â€” Often a family's fortune can be made and lost in just three generations. Challenges for preserving wealth arise when there is a lack of trust and communication within families and when heirs are ill prepared. To secure family wealth over time, planning an estate â€“ by protecting assets and preparing future heirs â€“ is as important as managing that wealth appropriately. The Edmond de Rothschild Group, which is heir to a 250-year-old family tradition and has successfully navigated seven generational transitions, has a deep understanding of these concerns. Interview with Catherine Motamedi, Head of Wealth Solutions at Edmond de Rothschild (Suisse) S.A.
In your experience, what are the main sources of difficulties for a family during a wealth transfer?
From a legal and tax perspective, four key factors can complicate any estate:
Family members may reside in different countries at the time of death of another member of the family. This often creates legal uncertainty from an administrative and tax perspective. If several countries claim to be the competent tax jurisdiction for asset transfers when an estate is being settled and there is no double-taxation agreement between these countries, taxation issues can prove extremely complex.
The deceased may have left no indication as to how assets are to be allocated among his or her heirs. This can sometimes generate major conflicts. When it is time to handle an estate, emotions can run high and make any discussion or any objective, reasoned reflection difficult or even impossible.
The deceased's estate may include non-financial assets such as property, an art collection or a company. These are often difficult to divide up.
The children of the deceased may feel that they have been treated unfairly.
During the deceased's lifetime: In many families, parents may have decided to give a great deal to one of their children, typically when he or she is more in need than the other children. This may lead to a conflict between the one who received more and the other children when it is time to settle the estate.
After death: In countries with a civil-law tradition, if the "rightful" heirs do not receive their lawful proportion of the inheritance, they may initiate legal proceedings.
What precautions can parents take to avoid these difficulties?
A number of different solutions exist: some are easy, while some are more complex. The complexity chiefly depends on the volume of assets, the number of children, the number of different countries in which family members are resident, and the location of the assets that comprise the family's wealth. The fairness of the division of wealth as perceived by the children may also create added difficulties, whether or not this is justified.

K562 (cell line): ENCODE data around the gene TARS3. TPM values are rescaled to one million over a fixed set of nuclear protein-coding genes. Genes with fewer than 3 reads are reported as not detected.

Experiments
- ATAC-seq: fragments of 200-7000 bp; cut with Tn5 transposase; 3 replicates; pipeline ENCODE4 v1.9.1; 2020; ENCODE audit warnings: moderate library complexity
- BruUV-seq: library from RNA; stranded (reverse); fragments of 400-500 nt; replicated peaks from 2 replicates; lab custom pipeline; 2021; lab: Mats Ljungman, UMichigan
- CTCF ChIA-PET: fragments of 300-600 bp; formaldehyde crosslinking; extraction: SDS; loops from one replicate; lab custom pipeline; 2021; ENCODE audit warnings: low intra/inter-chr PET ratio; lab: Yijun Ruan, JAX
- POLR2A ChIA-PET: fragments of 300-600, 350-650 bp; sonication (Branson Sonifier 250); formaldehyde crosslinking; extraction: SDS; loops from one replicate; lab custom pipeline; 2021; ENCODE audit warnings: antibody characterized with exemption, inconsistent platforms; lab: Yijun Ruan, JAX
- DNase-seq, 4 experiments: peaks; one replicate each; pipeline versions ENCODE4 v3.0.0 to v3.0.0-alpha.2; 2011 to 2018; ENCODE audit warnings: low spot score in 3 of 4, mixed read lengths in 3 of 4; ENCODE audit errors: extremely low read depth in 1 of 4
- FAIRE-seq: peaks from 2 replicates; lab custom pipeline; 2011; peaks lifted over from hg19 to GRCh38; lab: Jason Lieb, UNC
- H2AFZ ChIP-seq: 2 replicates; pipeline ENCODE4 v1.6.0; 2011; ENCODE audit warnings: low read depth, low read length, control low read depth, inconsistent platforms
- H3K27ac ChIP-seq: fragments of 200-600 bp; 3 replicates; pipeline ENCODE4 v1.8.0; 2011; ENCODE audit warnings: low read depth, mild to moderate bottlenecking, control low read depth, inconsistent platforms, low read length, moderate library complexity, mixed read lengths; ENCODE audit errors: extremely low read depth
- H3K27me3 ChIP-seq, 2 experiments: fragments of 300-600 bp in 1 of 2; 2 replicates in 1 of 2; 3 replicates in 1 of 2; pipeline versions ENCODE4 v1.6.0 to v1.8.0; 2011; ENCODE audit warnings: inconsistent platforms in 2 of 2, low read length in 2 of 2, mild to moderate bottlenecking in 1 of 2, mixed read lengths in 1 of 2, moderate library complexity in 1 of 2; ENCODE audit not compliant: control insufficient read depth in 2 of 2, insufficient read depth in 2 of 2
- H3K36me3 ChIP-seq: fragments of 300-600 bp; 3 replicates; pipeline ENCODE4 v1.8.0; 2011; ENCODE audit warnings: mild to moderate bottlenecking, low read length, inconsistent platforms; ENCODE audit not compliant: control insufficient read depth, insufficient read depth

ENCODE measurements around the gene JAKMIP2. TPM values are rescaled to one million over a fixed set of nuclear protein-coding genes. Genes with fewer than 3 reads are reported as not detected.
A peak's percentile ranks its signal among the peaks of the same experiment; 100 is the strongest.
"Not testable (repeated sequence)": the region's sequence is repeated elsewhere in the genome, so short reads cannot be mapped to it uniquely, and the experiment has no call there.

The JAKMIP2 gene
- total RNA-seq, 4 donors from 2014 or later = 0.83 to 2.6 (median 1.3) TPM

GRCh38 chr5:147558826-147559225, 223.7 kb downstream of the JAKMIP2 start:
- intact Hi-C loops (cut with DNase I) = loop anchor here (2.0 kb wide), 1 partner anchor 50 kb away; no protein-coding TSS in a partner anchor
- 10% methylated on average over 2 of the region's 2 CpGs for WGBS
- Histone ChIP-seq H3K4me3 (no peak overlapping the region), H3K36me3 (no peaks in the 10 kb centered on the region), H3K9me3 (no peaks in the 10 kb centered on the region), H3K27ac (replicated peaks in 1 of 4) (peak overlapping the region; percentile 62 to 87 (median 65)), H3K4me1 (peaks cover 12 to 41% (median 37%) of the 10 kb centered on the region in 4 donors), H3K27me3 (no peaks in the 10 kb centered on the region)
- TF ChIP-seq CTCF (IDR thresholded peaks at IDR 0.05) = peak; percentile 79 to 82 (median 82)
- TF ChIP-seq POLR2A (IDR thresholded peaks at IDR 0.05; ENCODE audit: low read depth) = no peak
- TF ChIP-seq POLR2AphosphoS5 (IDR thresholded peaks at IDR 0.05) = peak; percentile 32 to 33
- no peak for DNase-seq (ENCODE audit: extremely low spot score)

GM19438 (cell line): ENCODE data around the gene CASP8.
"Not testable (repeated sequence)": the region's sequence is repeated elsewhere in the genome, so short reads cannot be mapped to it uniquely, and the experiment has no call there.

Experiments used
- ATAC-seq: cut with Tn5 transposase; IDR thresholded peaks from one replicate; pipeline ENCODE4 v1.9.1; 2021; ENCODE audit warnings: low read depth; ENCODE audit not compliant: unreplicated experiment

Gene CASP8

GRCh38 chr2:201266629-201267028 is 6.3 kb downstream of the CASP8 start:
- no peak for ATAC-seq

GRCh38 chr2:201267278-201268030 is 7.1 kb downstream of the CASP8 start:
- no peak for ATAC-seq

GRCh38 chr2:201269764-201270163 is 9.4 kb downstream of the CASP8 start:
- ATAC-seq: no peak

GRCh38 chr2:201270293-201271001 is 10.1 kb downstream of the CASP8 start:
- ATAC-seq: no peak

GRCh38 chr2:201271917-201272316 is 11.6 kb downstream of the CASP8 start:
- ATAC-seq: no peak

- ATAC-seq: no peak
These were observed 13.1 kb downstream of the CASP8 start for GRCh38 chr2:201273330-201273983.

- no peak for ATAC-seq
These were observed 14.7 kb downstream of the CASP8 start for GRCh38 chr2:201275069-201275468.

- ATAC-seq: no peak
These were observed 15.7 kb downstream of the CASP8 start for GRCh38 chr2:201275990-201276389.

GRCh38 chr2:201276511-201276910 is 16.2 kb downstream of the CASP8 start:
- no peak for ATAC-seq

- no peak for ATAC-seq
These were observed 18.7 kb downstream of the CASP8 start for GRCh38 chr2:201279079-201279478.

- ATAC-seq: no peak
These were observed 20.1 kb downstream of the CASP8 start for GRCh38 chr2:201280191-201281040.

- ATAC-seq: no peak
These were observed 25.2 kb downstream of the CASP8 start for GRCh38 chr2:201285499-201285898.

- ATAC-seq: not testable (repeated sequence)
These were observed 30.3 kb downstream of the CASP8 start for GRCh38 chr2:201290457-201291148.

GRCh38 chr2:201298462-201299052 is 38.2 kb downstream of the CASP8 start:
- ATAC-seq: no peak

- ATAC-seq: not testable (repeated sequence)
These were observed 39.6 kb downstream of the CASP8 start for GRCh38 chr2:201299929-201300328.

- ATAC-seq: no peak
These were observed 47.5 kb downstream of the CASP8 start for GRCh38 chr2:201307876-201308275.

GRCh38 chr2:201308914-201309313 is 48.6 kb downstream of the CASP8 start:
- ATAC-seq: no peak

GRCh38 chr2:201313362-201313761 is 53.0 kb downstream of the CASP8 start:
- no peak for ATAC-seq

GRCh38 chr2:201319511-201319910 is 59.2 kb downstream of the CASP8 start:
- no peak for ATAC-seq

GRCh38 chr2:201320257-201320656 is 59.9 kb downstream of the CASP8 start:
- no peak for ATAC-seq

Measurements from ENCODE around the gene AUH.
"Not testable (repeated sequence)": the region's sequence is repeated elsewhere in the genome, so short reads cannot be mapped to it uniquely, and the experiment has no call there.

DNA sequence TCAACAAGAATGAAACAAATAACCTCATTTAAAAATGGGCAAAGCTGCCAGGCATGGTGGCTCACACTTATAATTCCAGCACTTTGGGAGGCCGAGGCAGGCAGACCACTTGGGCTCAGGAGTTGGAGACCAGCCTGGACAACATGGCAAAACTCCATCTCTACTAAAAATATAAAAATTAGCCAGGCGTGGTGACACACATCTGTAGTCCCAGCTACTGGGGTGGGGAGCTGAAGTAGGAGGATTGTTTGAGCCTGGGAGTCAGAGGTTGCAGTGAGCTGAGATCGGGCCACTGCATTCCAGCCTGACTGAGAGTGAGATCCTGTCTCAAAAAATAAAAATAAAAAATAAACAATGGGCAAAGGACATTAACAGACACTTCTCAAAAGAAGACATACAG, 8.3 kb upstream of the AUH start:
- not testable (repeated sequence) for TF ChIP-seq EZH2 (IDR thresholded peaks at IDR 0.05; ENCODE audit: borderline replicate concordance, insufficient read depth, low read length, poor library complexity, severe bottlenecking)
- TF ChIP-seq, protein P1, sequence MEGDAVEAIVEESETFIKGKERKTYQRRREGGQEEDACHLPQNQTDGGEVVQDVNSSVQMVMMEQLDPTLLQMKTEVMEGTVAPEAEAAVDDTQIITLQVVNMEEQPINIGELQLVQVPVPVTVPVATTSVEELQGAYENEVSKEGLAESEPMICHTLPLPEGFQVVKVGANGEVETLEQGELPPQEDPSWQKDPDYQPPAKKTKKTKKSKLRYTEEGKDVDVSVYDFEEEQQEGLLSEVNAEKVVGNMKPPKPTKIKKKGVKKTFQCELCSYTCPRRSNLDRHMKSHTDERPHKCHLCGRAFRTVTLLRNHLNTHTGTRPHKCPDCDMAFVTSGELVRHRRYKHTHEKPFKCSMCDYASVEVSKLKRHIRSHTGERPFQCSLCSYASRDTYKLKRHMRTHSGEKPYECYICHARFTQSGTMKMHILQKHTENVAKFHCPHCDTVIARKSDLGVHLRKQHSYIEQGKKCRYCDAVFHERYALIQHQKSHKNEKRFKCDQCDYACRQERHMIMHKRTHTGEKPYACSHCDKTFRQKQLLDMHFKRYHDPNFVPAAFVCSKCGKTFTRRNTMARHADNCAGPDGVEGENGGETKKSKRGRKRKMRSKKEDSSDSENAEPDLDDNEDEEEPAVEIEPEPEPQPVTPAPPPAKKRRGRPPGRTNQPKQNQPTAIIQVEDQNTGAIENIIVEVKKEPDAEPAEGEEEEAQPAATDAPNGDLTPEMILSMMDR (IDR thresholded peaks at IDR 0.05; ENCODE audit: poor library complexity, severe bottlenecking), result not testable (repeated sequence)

Families should start by answering a series of easy questions: did you sign a pre-nuptial agreement?
Advisors are often tempted to recommend that clients directly set up holding structures. I think that before this, families should start by answering a series of easy questions:
Did you sign a pre-nuptial agreement? A pre-nuptial agreement continues to apply to a married couple when they change countries. Without a pre-nuptial agreement, the married couple will be subject to the local statutory provisions applicable in each country, which can differ significantly.
Have you drawn up a will? What do you want to put in your will? You may need to be assisted by a notary, but our Bank often advises families on these issues upstream.
Do you want to begin making gifts during your lifetime? These could be explained to and accepted by your children, who could in turn respectively approve any gifts made to their siblings (gifts outside the scope of the estate or inheritance agreements). We are also on-hand to assist families in these matters.
Each family is unique, and the transfer of wealth is also unique. Depending on the amount of assets involved, creating a trust may help in organising an estate and managing its transfer, and even enable the transfer of wealth to be deferred in the period following the death of the trust's founder. The trust may also be a pedagogical tool that helps explain the measures taken by its founder to divide the estate among his or her future heirs. Parents can explain to their children why they have not all been treated equally and whether or not they intend to make up for what could be seen as unfair treatment when it is time to deal with the estate.
Do the only precautions to be taken concern the assets?
Strong family governance is essential â€“ with family members acting according to the same values and beliefs.
We have seen that beyond asset structuring, settling an estate is fraught with difficulties due to future heirs being ill prepared and owing to poor communication between generations as to the expectations of each family member, their role and responsibilities.
An estate is better protected when there is strong family governance, with family members acting according to the same values and beliefs, and clear communication of what is expected by each present and future generation.